How to roll back and downgrade the ESXi version ^
The process to roll back and downgrade ESXi involves pressing the SHIFT+R key sequence when prompted while the ESXi host is booting. When you see the Loading VMware Hypervisor message, there is a short delay before the hypervisor image is decompressed. This is the moment to press the SHIFT+R key combination.
This launches the VMware Hypervisor Recovery screen. It is a simple display with the current (Default) image listed as well as the alternate ESXi image. As you can see in the following screen, I have the following ESXi versions listed:
- 7.0-3.73.14320388 – Default
- 7.0-10302608 – Alternate
***Note*** – Rolling back your ESXi version is a permanent operation. In other words, you can't decide after the fact to return to the previous default ESXi image, which may be newer.
Again, it is not possible to roll back to the previous default after initiating the rollback operation. If you reboot your ESXi host after the roll back operation, you will see the following message:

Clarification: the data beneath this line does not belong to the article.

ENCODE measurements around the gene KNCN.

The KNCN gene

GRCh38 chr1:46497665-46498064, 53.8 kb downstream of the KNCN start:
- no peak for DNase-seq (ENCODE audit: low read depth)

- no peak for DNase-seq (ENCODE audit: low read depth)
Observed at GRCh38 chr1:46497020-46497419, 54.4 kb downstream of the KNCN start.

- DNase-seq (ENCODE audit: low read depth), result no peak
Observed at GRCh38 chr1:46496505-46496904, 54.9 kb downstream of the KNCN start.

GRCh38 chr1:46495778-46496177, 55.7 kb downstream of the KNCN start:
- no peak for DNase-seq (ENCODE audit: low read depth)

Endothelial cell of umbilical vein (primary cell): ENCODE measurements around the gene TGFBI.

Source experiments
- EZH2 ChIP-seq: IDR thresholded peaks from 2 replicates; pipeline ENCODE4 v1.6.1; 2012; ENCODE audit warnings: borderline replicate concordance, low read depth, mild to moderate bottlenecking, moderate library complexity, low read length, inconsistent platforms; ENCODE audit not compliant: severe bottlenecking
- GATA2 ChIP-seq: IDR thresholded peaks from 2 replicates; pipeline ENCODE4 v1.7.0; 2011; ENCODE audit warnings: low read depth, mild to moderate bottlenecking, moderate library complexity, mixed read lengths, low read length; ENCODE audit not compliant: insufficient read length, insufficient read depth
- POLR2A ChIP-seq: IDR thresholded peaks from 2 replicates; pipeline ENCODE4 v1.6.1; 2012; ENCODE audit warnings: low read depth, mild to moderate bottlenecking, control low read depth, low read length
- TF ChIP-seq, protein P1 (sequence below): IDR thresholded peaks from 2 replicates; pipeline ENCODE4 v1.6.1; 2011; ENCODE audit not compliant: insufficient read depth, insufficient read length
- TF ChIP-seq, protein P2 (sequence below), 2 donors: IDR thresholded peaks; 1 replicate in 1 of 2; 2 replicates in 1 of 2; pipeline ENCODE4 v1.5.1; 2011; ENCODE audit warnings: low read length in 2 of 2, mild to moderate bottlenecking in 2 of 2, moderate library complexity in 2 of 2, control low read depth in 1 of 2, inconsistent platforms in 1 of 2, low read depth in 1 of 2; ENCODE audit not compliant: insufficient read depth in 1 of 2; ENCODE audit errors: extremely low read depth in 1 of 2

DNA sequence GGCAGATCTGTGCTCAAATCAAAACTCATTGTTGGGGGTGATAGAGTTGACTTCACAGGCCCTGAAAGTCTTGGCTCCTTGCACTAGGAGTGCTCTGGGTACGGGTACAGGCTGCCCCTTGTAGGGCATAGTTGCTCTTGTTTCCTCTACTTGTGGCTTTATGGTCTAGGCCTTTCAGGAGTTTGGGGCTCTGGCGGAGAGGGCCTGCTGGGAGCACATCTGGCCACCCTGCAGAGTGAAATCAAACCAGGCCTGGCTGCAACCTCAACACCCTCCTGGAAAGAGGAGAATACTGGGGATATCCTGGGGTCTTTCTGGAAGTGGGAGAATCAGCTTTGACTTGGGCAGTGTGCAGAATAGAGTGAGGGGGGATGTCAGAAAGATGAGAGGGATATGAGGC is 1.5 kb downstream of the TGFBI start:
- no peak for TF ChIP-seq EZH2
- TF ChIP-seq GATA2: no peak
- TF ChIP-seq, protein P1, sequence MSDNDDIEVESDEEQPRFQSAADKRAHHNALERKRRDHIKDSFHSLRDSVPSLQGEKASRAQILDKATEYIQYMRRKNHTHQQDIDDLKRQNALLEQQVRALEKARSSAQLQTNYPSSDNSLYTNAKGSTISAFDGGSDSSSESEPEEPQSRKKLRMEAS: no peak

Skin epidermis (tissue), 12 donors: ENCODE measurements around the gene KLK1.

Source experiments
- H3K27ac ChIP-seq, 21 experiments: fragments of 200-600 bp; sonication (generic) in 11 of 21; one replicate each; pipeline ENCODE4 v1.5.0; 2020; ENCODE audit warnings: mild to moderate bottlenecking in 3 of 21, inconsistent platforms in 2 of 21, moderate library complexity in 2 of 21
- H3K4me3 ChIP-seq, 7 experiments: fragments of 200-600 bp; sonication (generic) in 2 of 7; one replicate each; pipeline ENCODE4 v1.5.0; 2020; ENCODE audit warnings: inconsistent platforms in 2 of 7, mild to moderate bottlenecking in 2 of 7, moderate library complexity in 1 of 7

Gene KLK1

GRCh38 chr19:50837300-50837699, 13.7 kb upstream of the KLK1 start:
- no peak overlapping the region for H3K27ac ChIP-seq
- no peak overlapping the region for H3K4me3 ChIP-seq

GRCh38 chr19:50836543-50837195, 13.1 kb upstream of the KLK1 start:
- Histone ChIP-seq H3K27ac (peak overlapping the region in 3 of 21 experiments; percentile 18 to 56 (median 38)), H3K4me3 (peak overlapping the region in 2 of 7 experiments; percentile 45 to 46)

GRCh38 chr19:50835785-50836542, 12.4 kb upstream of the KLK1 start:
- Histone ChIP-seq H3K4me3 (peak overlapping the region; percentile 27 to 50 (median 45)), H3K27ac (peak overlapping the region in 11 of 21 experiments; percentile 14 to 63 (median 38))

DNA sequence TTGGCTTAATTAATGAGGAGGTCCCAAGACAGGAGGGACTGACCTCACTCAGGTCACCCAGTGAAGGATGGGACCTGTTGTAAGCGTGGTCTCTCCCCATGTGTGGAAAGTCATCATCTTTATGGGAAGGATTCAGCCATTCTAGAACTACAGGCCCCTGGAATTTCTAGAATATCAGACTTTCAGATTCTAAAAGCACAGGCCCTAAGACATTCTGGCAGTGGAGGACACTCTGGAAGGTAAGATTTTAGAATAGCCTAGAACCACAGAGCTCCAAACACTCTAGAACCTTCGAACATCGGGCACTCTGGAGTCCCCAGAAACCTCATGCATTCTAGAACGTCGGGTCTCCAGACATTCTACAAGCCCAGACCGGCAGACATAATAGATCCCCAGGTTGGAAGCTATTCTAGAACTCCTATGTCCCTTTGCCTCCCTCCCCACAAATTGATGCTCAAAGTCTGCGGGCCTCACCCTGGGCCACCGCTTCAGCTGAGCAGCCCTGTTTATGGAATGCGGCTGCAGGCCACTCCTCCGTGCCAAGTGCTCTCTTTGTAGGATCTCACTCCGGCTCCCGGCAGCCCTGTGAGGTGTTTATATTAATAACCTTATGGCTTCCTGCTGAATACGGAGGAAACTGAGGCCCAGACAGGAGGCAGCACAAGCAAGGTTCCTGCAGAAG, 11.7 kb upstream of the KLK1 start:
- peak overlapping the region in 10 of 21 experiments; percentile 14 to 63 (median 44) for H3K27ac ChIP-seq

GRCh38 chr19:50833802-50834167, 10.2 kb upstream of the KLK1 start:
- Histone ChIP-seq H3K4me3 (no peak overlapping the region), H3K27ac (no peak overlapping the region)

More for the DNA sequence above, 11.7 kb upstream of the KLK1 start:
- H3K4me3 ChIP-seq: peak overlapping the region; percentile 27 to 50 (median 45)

No alternate hypervisor to roll back to
Interestingly, after rolling back ESXi, if you run the “tail” command to look at your boot.cfg in both locations, you will see that the newer image has been copied to /altbootbank, while the older image, which is now the default, is running in /bootbank.
The rollback option for ESXi presents a unique troubleshooting or testing tool to go back to a previous version of the ESXi hypervisor. There are definitely issues to consider before invoking this capability. As shown, you can use the command line to see your rollback options beforehand and before rebooting the host.
Additionally, ESXi merely swaps out the images that are located in the /bootbank and /altbootbank locations, so that the previous image replaces the newer image that resides in the /bootbank location. It is important to remember this is a one-way operation to roll back your ESXi image. Once you roll back, you cannot undo this operation, at least in a supported way.